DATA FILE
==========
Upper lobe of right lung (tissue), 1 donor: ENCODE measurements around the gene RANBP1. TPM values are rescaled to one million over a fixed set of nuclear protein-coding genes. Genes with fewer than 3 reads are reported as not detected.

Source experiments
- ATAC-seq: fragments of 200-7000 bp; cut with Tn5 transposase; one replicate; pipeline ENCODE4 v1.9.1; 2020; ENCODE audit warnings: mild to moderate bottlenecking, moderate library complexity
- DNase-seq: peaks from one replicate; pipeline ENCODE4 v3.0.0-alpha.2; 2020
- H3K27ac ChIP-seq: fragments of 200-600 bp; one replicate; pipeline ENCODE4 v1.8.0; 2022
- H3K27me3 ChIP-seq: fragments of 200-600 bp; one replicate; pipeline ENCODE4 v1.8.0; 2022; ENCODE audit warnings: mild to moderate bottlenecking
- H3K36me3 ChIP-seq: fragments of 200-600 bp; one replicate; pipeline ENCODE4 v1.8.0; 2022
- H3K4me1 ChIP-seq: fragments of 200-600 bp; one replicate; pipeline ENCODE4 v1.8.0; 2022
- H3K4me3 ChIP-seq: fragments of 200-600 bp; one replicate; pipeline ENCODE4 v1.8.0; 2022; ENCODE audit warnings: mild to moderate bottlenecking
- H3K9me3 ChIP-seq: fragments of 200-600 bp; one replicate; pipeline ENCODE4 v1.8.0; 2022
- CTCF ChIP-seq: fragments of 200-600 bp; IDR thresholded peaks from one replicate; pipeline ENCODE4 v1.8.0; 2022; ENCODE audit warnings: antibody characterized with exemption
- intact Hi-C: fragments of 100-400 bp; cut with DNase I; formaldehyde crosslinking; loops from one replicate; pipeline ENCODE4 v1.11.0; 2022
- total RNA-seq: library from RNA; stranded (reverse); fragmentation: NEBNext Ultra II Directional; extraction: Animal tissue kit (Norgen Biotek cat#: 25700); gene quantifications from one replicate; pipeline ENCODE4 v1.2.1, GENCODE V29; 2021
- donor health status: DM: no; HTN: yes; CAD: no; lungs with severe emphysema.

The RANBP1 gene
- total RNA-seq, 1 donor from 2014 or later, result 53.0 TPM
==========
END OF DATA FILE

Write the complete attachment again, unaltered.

Upper lobe of right lung (tissue), 1 donor: ENCODE measurements around the gene RANBP1. TPM values are rescaled to one million over a fixed set of nuclear protein-coding genes. Genes with fewer than 3 reads are reported as not detected.

Source experiments
- ATAC-seq: fragments of 200-7000 bp; cut with Tn5 transposase; one replicate; pipeline ENCODE4 v1.9.1; 2020; ENCODE audit warnings: mild to moderate bottlenecking, moderate library complexity
- DNase-seq: peaks from one replicate; pipeline ENCODE4 v3.0.0-alpha.2; 2020
- H3K27ac ChIP-seq: fragments of 200-600 bp; one replicate; pipeline ENCODE4 v1.8.0; 2022
- H3K27me3 ChIP-seq: fragments of 200-600 bp; one replicate; pipeline ENCODE4 v1.8.0; 2022; ENCODE audit warnings: mild to moderate bottlenecking
- H3K36me3 ChIP-seq: fragments of 200-600 bp; one replicate; pipeline ENCODE4 v1.8.0; 2022
- H3K4me1 ChIP-seq: fragments of 200-600 bp; one replicate; pipeline ENCODE4 v1.8.0; 2022
- H3K4me3 ChIP-seq: fragments of 200-600 bp; one replicate; pipeline ENCODE4 v1.8.0; 2022; ENCODE audit warnings: mild to moderate bottlenecking
- H3K9me3 ChIP-seq: fragments of 200-600 bp; one replicate; pipeline ENCODE4 v1.8.0; 2022
- CTCF ChIP-seq: fragments of 200-600 bp; IDR thresholded peaks from one replicate; pipeline ENCODE4 v1.8.0; 2022; ENCODE audit warnings: antibody characterized with exemption
- intact Hi-C: fragments of 100-400 bp; cut with DNase I; formaldehyde crosslinking; loops from one replicate; pipeline ENCODE4 v1.11.0; 2022
- total RNA-seq: library from RNA; stranded (reverse); fragmentation: NEBNext Ultra II Directional; extraction: Animal tissue kit (Norgen Biotek cat#: 25700); gene quantifications from one replicate; pipeline ENCODE4 v1.2.1, GENCODE V29; 2021
- donor health status: DM: no; HTN: yes; CAD: no; lungs with severe emphysema.

The RANBP1 gene
- total RNA-seq, 1 donor from 2014 or later, result 53.0 TPM